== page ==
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Sweeping Debris Disposal

Sweeping Debris Disposal

Municipal Recycling In Action

Ramsey County's screening operation promises all kinds of benefits.

Ramsey County, Minnesota

Ramsey County, Minnesota, is composed of approximately 15 cities. One of these cities decided to look into recycling their sweepings. In the spring, most of what's picked up is road sand -- abrasives from their winterizing -- and city officials wanted to investigate recycling the material for reuse the following winter. Application was made for a State of Minnesota Innovations Grant.

Daniel Schacht, Maintenance and Operations Engineer for Ramsey County, said that "During the process of working to involve the other cities in the area and the county itself, investigation revealed that about 70% of spring sweeping volume was being generated from county roads. This prompted officials of Ramsey County to take over the application. Recently, the county was awarded a $95,000 grant to purchase a conveyor and screening plant. These units were purchased last fall, and then put into operation this spring. Under the program the county has developed, both the county sweepers and those from the cities in the county run their sweepings through the screening plant."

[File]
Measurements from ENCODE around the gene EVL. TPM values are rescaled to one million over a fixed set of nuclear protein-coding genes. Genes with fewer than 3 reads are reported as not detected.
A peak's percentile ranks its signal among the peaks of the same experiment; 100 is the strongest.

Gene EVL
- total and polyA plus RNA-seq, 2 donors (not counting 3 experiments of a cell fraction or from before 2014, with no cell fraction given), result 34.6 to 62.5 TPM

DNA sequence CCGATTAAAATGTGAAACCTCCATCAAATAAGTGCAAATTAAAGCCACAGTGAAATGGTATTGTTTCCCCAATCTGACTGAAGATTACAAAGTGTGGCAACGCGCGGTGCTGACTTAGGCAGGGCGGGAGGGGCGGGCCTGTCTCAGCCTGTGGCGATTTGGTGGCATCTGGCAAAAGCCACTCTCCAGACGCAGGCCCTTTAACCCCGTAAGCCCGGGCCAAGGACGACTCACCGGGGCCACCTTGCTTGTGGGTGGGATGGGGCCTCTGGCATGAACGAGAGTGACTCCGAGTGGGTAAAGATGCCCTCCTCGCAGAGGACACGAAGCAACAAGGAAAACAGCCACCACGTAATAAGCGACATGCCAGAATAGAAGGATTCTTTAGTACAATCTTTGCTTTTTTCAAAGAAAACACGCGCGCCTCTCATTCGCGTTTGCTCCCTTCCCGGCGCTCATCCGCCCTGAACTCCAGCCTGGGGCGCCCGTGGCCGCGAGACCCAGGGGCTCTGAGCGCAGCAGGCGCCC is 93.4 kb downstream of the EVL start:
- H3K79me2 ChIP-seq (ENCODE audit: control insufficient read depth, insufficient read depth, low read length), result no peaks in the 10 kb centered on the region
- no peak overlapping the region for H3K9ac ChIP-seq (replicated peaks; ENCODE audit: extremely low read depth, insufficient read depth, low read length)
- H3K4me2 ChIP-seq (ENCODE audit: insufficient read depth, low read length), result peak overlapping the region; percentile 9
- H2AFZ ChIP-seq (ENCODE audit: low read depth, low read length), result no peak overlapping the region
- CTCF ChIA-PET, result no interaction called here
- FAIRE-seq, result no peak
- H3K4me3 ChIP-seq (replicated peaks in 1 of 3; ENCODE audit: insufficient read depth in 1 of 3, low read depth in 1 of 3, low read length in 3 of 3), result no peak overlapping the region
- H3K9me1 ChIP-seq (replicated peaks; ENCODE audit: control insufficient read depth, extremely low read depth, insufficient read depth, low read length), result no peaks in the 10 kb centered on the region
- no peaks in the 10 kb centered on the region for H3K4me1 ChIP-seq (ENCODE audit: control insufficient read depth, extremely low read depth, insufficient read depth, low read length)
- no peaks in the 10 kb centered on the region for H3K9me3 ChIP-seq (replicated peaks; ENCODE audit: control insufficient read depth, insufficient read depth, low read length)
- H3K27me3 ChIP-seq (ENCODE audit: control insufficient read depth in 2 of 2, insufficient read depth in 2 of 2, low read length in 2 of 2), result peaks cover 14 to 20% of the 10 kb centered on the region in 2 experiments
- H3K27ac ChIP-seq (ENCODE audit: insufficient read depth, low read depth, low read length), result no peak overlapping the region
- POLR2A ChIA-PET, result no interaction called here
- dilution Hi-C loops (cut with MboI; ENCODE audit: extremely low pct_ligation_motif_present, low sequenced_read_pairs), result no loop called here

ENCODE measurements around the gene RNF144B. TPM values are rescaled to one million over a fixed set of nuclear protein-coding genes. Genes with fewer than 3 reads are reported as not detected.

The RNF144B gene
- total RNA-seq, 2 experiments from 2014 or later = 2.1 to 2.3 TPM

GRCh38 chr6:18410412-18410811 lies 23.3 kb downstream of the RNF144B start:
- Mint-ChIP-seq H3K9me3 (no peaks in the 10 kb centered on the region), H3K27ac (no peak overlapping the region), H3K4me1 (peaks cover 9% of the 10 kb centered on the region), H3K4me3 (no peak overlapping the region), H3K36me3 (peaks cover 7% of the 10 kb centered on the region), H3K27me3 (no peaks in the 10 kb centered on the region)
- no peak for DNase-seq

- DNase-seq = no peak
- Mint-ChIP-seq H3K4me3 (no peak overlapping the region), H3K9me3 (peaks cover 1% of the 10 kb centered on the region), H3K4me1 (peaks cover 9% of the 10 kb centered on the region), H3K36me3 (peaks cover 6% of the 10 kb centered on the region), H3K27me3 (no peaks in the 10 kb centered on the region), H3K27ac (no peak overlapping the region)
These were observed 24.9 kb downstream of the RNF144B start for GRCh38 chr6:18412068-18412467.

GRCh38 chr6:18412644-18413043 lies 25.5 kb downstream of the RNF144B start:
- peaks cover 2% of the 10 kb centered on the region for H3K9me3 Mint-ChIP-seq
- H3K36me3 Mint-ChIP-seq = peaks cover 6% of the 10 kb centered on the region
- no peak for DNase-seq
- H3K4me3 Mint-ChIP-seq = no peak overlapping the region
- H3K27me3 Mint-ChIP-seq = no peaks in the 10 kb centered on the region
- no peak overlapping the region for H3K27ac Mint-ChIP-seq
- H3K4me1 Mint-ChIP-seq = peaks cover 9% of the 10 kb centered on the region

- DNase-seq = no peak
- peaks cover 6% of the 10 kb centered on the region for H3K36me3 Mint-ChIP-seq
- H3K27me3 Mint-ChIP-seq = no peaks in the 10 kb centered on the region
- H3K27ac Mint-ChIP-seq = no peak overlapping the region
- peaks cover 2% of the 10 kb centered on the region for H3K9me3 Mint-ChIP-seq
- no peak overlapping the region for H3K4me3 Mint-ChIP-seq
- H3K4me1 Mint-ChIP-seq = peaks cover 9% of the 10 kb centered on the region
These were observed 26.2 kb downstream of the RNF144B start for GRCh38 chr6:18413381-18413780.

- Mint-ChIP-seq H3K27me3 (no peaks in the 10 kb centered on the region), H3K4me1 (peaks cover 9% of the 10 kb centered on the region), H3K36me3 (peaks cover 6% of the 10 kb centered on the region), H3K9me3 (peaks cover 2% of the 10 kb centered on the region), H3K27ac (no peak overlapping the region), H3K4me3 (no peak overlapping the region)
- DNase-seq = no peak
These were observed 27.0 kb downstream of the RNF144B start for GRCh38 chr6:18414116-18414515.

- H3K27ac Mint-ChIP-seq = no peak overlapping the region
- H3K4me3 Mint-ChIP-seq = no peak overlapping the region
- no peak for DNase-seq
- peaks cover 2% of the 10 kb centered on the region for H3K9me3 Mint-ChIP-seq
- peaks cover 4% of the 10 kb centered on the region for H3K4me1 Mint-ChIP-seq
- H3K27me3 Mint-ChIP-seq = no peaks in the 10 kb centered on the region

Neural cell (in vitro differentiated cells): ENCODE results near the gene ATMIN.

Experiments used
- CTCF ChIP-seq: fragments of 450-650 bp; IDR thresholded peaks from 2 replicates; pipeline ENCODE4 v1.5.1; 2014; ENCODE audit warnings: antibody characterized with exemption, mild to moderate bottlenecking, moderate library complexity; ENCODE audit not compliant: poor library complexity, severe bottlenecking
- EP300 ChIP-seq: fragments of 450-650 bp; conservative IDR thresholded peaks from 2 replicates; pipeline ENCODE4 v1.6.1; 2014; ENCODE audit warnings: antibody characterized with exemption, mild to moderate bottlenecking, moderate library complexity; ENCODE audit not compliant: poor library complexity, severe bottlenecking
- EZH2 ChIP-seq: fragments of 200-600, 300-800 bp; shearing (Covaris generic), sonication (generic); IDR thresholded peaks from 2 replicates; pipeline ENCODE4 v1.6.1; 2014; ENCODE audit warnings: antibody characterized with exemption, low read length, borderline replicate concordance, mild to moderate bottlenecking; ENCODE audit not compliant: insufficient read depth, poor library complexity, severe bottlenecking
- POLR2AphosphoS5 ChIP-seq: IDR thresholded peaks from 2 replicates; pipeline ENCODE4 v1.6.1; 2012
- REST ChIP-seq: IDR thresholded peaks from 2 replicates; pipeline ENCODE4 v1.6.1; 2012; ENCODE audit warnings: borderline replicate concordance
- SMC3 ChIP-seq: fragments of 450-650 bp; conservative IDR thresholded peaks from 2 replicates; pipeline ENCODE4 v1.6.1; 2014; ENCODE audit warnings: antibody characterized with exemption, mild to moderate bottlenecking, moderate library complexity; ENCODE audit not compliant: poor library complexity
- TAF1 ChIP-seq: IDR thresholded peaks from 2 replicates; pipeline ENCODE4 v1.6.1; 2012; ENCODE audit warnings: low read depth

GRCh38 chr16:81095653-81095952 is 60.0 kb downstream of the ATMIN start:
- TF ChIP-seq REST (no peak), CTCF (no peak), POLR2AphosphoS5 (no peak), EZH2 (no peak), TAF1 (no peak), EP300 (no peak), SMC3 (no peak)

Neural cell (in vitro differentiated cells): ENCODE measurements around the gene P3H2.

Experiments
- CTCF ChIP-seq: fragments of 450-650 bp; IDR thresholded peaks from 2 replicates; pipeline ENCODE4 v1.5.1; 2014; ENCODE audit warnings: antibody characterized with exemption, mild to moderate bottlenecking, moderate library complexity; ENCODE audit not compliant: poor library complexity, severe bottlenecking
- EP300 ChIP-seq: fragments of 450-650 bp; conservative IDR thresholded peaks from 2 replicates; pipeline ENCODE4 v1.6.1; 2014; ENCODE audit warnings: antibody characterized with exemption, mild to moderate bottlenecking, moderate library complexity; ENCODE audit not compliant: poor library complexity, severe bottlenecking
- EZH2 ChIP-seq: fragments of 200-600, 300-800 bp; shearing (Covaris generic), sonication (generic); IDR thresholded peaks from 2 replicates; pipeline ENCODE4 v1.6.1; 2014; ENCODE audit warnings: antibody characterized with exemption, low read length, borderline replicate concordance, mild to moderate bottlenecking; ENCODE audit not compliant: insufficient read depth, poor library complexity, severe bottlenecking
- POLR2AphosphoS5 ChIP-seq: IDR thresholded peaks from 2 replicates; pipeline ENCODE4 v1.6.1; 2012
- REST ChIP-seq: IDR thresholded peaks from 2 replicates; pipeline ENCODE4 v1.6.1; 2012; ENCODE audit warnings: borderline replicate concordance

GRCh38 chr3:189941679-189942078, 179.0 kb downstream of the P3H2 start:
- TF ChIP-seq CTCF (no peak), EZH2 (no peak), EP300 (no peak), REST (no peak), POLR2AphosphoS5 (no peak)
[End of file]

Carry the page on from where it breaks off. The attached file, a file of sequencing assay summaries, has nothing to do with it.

Ramsey County, trash screening

The procedure is a one-to-one trade: For a truckload of sweepings, the originator gets back a truckload of screened material. Cans, bottles, etc., are put into dumpsters and disposed through their normal process. Cities are using the screened sweepings in a variety of fill applications, such as backfill, and also in winter ice control. The county stockpiles most of its screenings. Next winter it will be mixed with new abrasives for re-use in snow and ice control.

"Some of the sand will also be used to manufacture topsoil, through the addition of leaf compost and some clay," said Schacht. "Then we'll use it in our own suitable projects that call for topsoil. Doing that will save us from having to buy topsoil material. The rest of it will be re-used next winter in ice control. The only change we are making is to specify a more coarse sand in our bid specifications. We see this as having two advantages: the final composition of the mixture will be better, and it will be easier to pick up and screen after sweeping it up next spring. That way we expect to end up with less of a dust problem when we sweep, too."

This article is reprinted from American Sweeper magazine, v5n1.

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